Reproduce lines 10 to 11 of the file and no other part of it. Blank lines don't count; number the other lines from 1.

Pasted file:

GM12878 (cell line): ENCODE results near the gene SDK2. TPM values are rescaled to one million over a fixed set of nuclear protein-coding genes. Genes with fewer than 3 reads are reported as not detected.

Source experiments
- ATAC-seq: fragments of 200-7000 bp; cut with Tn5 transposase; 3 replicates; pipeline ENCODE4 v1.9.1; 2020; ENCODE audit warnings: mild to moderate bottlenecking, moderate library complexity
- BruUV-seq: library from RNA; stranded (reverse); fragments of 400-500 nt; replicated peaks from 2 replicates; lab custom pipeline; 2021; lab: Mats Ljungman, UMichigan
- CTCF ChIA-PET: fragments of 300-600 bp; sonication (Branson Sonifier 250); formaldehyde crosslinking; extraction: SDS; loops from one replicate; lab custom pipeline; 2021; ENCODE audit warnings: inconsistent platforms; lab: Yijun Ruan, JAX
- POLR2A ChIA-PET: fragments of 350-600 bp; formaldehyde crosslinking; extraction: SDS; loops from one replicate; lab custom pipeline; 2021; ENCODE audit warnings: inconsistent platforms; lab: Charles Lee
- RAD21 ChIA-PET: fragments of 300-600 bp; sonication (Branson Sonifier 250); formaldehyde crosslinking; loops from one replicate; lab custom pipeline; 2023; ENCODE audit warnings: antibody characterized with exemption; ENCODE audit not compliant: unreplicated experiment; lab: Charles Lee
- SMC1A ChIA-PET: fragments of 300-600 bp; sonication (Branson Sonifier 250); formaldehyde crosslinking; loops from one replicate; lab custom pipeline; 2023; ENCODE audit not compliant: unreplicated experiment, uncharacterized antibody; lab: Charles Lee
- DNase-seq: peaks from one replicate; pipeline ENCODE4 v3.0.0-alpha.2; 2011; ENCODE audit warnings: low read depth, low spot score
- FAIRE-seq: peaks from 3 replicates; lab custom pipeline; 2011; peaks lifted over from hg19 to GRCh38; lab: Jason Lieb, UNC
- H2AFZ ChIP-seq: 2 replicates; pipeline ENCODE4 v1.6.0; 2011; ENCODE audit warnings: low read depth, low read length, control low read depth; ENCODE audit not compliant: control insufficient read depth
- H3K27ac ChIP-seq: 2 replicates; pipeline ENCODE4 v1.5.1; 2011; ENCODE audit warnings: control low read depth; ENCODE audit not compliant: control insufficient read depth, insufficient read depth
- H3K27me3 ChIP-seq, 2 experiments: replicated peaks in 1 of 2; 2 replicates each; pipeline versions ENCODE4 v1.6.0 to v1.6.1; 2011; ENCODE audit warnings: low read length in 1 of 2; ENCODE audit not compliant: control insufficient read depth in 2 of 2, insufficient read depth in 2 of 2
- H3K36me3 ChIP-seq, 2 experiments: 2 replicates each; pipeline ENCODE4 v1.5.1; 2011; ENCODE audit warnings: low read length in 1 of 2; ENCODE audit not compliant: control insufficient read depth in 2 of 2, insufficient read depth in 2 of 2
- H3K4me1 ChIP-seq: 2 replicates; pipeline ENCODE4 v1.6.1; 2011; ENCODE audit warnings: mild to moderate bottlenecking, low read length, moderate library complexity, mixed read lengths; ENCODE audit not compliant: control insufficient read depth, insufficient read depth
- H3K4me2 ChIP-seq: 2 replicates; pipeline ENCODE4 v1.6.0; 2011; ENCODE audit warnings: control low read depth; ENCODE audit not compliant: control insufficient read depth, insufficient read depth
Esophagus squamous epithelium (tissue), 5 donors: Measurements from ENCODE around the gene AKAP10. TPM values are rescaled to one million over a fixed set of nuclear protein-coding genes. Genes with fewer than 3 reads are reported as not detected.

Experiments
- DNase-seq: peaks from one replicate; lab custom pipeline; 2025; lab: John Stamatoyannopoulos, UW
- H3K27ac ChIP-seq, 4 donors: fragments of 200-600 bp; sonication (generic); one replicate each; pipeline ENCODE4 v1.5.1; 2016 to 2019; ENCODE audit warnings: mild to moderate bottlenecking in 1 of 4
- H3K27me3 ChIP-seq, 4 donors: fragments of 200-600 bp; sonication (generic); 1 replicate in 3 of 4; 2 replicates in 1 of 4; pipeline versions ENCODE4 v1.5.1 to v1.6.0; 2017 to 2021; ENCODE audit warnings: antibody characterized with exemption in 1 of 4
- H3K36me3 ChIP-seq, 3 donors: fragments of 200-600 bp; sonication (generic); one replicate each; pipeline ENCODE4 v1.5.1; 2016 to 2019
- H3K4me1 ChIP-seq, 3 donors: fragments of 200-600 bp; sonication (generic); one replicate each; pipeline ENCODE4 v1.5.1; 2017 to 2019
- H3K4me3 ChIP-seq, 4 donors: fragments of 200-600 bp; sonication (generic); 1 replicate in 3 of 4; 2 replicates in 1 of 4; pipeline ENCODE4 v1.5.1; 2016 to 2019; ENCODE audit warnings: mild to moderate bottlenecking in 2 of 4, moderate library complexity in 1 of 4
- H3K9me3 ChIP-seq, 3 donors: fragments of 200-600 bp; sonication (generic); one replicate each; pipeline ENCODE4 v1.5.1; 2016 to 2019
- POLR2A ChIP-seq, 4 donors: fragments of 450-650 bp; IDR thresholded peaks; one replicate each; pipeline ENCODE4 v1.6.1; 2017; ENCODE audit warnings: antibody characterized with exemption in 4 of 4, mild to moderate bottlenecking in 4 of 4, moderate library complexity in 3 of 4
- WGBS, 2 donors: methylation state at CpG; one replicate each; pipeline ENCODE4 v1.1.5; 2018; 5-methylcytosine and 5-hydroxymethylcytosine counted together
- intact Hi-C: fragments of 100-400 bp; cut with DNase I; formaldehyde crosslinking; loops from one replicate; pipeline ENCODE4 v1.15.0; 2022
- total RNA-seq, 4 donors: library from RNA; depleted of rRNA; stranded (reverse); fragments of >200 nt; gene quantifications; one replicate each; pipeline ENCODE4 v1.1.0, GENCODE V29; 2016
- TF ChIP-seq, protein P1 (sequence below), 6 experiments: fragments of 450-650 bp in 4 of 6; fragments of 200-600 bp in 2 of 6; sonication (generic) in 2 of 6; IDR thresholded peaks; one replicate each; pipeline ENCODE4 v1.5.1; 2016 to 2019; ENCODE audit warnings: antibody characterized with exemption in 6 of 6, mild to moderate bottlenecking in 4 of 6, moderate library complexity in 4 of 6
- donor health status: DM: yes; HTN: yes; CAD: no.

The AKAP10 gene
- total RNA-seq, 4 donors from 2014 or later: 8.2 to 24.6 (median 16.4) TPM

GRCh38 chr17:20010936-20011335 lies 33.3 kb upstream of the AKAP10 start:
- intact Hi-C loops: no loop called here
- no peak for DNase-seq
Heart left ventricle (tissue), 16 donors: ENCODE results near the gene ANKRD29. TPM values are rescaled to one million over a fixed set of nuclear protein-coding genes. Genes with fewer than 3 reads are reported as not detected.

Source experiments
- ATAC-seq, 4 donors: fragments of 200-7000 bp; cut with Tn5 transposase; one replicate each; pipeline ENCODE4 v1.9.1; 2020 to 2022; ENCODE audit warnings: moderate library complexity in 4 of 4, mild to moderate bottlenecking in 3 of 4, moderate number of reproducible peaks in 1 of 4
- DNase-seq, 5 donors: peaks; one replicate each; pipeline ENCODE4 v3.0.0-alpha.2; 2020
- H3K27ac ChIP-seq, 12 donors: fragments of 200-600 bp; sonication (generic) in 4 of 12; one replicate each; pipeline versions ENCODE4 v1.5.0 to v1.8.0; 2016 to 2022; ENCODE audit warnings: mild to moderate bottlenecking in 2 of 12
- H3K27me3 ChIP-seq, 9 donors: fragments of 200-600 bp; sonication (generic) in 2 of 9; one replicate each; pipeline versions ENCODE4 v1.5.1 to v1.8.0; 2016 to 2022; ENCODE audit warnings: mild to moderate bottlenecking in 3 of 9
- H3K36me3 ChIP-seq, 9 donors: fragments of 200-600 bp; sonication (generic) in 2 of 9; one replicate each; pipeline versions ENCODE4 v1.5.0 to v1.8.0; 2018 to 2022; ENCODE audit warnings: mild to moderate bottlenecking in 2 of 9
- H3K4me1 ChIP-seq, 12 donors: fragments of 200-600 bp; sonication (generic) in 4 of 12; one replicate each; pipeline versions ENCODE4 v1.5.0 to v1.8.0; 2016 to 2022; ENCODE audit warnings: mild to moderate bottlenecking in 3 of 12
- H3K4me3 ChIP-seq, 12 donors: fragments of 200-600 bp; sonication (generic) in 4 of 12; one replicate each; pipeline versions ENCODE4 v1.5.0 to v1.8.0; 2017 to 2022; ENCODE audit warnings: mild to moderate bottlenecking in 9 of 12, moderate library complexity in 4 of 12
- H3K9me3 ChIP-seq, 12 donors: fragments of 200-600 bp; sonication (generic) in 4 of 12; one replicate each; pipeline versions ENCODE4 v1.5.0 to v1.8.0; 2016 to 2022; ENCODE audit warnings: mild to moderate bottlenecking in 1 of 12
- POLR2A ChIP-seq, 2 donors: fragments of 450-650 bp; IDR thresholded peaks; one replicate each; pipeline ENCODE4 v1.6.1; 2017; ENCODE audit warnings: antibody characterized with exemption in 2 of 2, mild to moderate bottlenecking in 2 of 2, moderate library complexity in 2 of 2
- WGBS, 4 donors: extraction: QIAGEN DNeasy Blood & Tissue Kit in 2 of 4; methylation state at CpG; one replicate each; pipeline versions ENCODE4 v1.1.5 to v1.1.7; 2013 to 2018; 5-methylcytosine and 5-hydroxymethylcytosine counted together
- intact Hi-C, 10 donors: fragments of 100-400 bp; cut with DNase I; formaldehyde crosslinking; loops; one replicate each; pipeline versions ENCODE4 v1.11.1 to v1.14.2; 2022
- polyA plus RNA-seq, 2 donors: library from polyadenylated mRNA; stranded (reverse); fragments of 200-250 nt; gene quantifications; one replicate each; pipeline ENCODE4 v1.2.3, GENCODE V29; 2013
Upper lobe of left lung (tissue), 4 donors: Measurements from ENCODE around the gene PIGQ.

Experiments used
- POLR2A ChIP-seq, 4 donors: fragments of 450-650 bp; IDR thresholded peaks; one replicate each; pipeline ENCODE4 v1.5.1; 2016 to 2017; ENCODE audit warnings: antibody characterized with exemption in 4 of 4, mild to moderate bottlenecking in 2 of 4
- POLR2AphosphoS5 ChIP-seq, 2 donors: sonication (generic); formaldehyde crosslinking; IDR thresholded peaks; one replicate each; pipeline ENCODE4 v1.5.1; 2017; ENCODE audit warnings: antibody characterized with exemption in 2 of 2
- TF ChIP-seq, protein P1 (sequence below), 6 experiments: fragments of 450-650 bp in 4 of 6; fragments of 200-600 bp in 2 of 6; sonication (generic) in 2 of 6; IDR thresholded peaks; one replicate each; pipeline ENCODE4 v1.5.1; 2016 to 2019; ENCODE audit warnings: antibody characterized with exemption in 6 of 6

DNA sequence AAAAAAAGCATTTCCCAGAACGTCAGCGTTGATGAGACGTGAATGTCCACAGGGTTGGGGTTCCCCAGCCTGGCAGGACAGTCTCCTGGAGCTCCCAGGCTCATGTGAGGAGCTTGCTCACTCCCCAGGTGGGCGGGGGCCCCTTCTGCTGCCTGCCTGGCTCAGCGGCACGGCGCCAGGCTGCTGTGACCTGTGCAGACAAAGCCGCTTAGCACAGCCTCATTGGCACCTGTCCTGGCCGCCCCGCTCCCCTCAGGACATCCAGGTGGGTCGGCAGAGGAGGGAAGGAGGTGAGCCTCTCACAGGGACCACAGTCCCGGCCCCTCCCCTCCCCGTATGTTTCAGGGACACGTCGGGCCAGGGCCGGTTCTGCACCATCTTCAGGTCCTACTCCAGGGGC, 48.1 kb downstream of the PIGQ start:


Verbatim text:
- FAIRE-seq: peaks from 3 replicates; lab custom pipeline; 2011; peaks lifted over from hg19 to GRCh38; lab: Jason Lieb, UNC
- H2AFZ ChIP-seq: 2 replicates; pipeline ENCODE4 v1.6.0; 2011; ENCODE audit warnings: low read depth, low read length, control low read depth; ENCODE audit not compliant: control insufficient read depth